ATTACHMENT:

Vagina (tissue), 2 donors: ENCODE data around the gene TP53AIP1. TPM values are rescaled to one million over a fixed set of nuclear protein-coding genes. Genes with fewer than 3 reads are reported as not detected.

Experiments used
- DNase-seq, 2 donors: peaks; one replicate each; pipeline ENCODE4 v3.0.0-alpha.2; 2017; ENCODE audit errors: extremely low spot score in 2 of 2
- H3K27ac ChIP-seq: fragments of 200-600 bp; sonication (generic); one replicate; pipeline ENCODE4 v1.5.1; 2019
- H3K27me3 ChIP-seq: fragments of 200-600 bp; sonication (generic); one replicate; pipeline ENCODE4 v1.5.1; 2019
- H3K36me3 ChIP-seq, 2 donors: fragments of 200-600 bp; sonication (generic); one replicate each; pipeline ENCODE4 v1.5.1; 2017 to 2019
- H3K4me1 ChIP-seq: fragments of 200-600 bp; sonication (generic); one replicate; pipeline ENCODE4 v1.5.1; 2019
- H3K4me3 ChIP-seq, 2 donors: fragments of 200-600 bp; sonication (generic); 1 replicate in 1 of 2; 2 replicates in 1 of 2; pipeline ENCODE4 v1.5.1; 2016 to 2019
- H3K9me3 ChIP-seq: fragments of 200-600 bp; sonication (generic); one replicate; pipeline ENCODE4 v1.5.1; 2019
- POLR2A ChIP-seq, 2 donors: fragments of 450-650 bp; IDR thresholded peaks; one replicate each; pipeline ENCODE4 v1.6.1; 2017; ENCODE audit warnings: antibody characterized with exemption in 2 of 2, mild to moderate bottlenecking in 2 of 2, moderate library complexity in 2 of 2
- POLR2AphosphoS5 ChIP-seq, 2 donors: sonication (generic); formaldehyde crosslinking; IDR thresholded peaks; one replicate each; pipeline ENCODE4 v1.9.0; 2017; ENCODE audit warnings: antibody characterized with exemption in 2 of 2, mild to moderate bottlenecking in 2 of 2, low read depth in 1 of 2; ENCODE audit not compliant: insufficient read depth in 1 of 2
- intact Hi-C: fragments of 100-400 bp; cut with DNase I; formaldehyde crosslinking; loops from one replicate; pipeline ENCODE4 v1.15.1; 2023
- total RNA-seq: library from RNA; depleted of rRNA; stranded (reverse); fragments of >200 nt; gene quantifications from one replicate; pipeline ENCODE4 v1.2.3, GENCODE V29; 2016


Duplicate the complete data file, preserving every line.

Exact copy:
Vagina (tissue), 2 donors: ENCODE data around the gene TP53AIP1. TPM values are rescaled to one million over a fixed set of nuclear protein-coding genes. Genes with fewer than 3 reads are reported as not detected.

Experiments used
- DNase-seq, 2 donors: peaks; one replicate each; pipeline ENCODE4 v3.0.0-alpha.2; 2017; ENCODE audit errors: extremely low spot score in 2 of 2
- H3K27ac ChIP-seq: fragments of 200-600 bp; sonication (generic); one replicate; pipeline ENCODE4 v1.5.1; 2019
- H3K27me3 ChIP-seq: fragments of 200-600 bp; sonication (generic); one replicate; pipeline ENCODE4 v1.5.1; 2019
- H3K36me3 ChIP-seq, 2 donors: fragments of 200-600 bp; sonication (generic); one replicate each; pipeline ENCODE4 v1.5.1; 2017 to 2019
- H3K4me1 ChIP-seq: fragments of 200-600 bp; sonication (generic); one replicate; pipeline ENCODE4 v1.5.1; 2019
- H3K4me3 ChIP-seq, 2 donors: fragments of 200-600 bp; sonication (generic); 1 replicate in 1 of 2; 2 replicates in 1 of 2; pipeline ENCODE4 v1.5.1; 2016 to 2019
- H3K9me3 ChIP-seq: fragments of 200-600 bp; sonication (generic); one replicate; pipeline ENCODE4 v1.5.1; 2019
- POLR2A ChIP-seq, 2 donors: fragments of 450-650 bp; IDR thresholded peaks; one replicate each; pipeline ENCODE4 v1.6.1; 2017; ENCODE audit warnings: antibody characterized with exemption in 2 of 2, mild to moderate bottlenecking in 2 of 2, moderate library complexity in 2 of 2
- POLR2AphosphoS5 ChIP-seq, 2 donors: sonication (generic); formaldehyde crosslinking; IDR thresholded peaks; one replicate each; pipeline ENCODE4 v1.9.0; 2017; ENCODE audit warnings: antibody characterized with exemption in 2 of 2, mild to moderate bottlenecking in 2 of 2, low read depth in 1 of 2; ENCODE audit not compliant: insufficient read depth in 1 of 2
- intact Hi-C: fragments of 100-400 bp; cut with DNase I; formaldehyde crosslinking; loops from one replicate; pipeline ENCODE4 v1.15.1; 2023
- total RNA-seq: library from RNA; depleted of rRNA; stranded (reverse); fragments of >200 nt; gene quantifications from one replicate; pipeline ENCODE4 v1.2.3, GENCODE V29; 2016